Equality. Americans have strived to open the door to its strength across generations of our nation’s history. No population may understand the dedication and footwork needed to realize a level playing field for its players more than the disabled.
Great strides have been made to ensure that fewer of the disabled fall through society’s cracks, but there is ample ground to cover before they have the same opportunities as other Americans. A good place to continue that fight is in the area of financial planning.
Today, the federal government encourages Americans to save for future needs through a variety of tax-advantaged savings accounts: individual retirement accounts, education savings accounts (529s), medical savings accounts and employer savings accounts (401k’s). With the right tools in place, life’s horizon can be brighter. Without them, dreams can pass by in the blink of an eye.
That’s why I am so encouraged by the growing number of supporters behind my Achieving a Better Life Experience (ABLE) Act to create tax-deferred savings accounts for the disabled. To date, 184 House members and 22 senators are co-sponsors of this legislation. Special Olympics, the National Down syndrome Society, Autism Speaks and National Fragile X Foundation are among a long list of organizations also supporting the bill. All understand the need to crack open a wider door to equality for the disabled.
The average cost of raising a child with a significant medical disability is more than $1 million over the course of the child’s lifetime. Continuing education, transportation, housing and medical care make up some of the predictable costs on that staggering bill.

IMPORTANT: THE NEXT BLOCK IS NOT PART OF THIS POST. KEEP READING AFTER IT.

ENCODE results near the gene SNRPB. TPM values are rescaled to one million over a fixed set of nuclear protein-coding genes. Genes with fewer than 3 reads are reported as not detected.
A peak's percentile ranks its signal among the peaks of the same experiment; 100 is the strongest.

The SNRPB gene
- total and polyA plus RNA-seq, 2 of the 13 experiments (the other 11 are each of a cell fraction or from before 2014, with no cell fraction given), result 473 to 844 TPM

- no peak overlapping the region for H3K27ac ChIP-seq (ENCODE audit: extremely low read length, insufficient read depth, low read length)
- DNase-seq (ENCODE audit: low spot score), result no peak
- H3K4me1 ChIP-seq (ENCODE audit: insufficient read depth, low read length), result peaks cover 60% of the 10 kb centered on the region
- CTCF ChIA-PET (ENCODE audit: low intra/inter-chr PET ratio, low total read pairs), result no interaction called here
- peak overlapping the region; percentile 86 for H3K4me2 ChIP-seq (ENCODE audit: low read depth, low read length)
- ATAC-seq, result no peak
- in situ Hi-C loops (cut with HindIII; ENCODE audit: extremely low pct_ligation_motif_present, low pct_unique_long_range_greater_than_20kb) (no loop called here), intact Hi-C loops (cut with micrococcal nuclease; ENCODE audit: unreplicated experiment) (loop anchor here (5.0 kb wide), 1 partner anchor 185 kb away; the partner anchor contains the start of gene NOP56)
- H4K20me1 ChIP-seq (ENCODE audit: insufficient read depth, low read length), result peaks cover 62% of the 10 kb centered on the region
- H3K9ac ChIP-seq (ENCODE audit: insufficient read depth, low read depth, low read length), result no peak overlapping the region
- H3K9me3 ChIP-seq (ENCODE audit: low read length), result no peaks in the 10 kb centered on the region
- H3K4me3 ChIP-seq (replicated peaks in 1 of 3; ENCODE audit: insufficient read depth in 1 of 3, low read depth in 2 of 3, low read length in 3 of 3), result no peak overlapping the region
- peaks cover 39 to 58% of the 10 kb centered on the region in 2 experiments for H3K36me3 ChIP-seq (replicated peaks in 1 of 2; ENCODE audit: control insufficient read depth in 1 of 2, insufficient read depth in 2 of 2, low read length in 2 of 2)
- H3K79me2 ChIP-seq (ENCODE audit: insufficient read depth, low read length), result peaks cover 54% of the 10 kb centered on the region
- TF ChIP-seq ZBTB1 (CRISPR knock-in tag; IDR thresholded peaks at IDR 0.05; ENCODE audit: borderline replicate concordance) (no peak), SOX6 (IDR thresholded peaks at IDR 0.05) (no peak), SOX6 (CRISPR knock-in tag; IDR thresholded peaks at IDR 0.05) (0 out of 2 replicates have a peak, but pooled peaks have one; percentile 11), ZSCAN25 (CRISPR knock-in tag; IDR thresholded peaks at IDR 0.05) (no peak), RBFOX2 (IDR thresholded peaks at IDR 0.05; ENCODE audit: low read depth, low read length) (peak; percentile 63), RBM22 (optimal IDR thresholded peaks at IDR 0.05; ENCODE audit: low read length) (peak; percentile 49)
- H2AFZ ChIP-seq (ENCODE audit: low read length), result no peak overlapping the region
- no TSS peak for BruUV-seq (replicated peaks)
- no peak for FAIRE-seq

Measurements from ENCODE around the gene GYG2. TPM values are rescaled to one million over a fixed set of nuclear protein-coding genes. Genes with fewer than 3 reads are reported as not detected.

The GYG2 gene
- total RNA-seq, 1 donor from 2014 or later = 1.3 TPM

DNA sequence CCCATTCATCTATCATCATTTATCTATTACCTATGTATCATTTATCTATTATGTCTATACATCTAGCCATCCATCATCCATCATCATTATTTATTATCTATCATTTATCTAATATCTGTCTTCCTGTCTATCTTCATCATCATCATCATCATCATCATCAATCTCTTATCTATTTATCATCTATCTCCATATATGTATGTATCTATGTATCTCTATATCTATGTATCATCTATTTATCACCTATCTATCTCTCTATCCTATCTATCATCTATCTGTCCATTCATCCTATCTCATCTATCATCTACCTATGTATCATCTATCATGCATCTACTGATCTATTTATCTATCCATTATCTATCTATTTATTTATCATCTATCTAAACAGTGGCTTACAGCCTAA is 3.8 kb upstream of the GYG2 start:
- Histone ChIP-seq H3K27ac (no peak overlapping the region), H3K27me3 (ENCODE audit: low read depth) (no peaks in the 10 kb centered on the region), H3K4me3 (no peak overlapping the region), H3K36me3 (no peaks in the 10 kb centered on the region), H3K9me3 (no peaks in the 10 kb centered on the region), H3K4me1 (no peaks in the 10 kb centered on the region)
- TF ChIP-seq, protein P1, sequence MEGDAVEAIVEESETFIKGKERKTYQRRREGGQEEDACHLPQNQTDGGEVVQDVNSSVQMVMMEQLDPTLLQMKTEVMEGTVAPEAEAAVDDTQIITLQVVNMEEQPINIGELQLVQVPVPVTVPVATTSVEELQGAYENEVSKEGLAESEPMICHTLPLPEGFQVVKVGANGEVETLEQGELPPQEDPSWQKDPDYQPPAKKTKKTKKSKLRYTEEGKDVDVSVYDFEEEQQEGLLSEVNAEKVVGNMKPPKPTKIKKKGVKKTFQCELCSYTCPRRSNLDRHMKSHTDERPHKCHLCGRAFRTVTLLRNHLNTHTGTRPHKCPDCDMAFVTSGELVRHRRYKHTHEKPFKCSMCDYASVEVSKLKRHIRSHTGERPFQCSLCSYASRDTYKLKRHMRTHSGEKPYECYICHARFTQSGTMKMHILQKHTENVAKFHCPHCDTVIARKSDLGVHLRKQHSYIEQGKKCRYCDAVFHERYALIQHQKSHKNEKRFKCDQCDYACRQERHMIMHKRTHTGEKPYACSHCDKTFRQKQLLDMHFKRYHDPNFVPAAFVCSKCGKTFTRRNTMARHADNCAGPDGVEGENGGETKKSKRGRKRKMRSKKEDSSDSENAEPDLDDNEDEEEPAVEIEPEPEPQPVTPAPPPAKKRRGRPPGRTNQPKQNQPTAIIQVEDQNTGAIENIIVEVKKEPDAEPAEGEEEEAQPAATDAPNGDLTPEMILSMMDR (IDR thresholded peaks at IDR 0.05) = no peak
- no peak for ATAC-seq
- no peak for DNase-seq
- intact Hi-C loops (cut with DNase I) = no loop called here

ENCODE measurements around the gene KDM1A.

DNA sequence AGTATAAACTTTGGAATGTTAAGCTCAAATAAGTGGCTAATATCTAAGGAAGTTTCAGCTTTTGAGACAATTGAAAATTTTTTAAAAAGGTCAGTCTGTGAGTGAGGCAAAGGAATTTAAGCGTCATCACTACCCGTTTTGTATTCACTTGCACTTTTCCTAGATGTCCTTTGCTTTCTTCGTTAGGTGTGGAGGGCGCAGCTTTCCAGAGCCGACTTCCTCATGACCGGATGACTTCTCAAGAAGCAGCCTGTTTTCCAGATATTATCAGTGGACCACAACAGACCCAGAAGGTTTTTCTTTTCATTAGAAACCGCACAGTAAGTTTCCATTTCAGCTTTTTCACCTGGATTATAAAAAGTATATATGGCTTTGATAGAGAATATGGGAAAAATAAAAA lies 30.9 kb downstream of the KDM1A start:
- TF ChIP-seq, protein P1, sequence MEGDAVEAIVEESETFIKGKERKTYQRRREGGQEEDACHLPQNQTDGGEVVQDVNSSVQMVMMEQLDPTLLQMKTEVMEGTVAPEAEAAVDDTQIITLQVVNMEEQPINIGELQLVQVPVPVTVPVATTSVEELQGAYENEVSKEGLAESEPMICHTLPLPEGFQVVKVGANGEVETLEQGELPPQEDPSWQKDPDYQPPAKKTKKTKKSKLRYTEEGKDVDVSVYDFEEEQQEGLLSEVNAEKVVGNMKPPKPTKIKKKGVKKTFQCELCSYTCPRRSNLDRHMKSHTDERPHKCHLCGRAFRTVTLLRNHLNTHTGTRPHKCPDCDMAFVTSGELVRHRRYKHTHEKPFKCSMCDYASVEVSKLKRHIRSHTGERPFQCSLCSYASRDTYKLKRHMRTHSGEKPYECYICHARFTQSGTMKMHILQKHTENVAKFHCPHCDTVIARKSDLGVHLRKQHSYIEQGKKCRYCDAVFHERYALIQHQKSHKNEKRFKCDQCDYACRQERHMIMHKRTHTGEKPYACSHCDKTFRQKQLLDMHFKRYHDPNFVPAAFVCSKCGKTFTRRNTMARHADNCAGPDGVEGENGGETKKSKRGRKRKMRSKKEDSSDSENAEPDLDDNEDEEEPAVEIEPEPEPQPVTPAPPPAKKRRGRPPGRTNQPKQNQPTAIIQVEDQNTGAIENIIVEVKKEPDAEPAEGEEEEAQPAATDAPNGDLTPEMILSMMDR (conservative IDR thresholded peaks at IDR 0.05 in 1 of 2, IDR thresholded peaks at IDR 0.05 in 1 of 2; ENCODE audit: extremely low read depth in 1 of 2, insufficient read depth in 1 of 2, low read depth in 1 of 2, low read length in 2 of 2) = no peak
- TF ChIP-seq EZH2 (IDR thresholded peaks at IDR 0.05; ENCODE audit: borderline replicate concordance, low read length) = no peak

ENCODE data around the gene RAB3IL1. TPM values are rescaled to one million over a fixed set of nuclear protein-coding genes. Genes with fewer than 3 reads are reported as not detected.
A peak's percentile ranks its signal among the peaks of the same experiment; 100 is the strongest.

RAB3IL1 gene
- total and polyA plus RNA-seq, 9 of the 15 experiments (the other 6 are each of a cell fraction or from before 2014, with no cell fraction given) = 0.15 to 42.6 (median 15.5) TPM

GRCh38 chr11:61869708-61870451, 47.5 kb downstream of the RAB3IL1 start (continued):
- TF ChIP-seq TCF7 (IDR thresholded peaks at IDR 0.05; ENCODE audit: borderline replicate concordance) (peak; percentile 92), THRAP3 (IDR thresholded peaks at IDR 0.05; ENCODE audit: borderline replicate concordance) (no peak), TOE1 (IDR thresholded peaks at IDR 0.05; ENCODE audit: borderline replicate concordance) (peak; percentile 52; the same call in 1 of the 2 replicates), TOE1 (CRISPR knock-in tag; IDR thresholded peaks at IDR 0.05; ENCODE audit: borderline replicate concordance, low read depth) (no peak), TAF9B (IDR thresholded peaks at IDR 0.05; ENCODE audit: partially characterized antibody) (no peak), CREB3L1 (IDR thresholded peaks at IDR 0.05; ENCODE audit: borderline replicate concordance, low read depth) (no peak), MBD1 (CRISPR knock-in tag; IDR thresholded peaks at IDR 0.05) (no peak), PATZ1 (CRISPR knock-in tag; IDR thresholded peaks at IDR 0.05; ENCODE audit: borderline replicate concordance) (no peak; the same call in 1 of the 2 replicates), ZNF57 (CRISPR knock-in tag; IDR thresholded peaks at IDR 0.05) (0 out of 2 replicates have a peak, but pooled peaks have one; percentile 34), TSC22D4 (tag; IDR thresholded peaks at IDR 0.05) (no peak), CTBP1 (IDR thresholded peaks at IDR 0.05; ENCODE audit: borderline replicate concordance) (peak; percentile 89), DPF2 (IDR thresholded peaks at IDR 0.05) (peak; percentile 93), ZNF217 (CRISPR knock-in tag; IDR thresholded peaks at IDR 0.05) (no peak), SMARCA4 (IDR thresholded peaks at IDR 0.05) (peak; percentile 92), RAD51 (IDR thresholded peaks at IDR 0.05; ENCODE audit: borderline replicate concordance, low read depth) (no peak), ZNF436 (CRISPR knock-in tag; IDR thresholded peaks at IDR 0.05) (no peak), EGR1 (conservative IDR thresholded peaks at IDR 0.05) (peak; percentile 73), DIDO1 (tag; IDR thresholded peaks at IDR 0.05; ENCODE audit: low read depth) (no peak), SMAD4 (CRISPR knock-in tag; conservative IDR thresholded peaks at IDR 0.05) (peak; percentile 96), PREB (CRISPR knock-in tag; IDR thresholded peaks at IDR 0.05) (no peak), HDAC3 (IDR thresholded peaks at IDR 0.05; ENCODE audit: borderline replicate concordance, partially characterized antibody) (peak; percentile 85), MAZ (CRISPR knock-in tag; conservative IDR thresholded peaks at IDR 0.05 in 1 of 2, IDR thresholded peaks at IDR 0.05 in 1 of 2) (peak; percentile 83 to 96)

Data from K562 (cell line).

ABLE accounts would relieve some of that burden by allowing parents with disabled children or family members of disabled individuals to invest through a tax-deferred savings account that could be drawn from for these future expenses. No longer would parents have to stand aside and watch as others use IRS-sanctioned tools like 529 education savings accounts to lay the groundwork for a brighter future. They would be able to do so for their children as well.
Creating an ABLE account would be as simple as opening an account at the local bank. Anyone currently receiving Supplemental Security Income (SSI) benefits would be eligible, and qualified expenses would include education and transportation expenses, medical and dental care, and employment and training support.
Anyone would be allowed to contribute to an ABLE account, and rollovers would be allowed without penalty; however, contributions to these accounts would be capped at $500,000. Under the proposal, the principal in the account would accrue interest-tax-free during the life of the beneficiary. When distributions were made to the beneficiary for qualified expenses, the distributions would be excluded from the gross income of the beneficiary.
In real life terms, that means young Sydney Leach, who was born with Down syndrome in Jacksonville, Fla., and is finishing first grade, could plan for her future. A bright student who can read, write and perform simple arithmetic, she hopes to gain a postsecondary education. Eventually, Sydney will work and earn a salary just as millions of other Americans do. Under current law, however, she cannot keep more than $2,000 in assets (whether earned or through gifts) or she will lose her benefits, such as Medicaid and Social Security Disability Insurance. With an ABLE account, that roadblock would be lifted, enabling her to save and use her earnings to cover qualified expenses.
The cost to reform the U.S. Tax Code to offer ABLE accounts would be minimal, but the positive impact for Sydney Leach, her family and others who are struggling to cope with an uncertain future would be sizable.
They and all the disabled deserve that opportunity. A change in the tax code so they can “achieve a better life experience” is a step forward toward equality with every other American - a step worth taking.
Rep. Ander Crenshaw is a Republican member of the U.S. House of Representatives from Florida.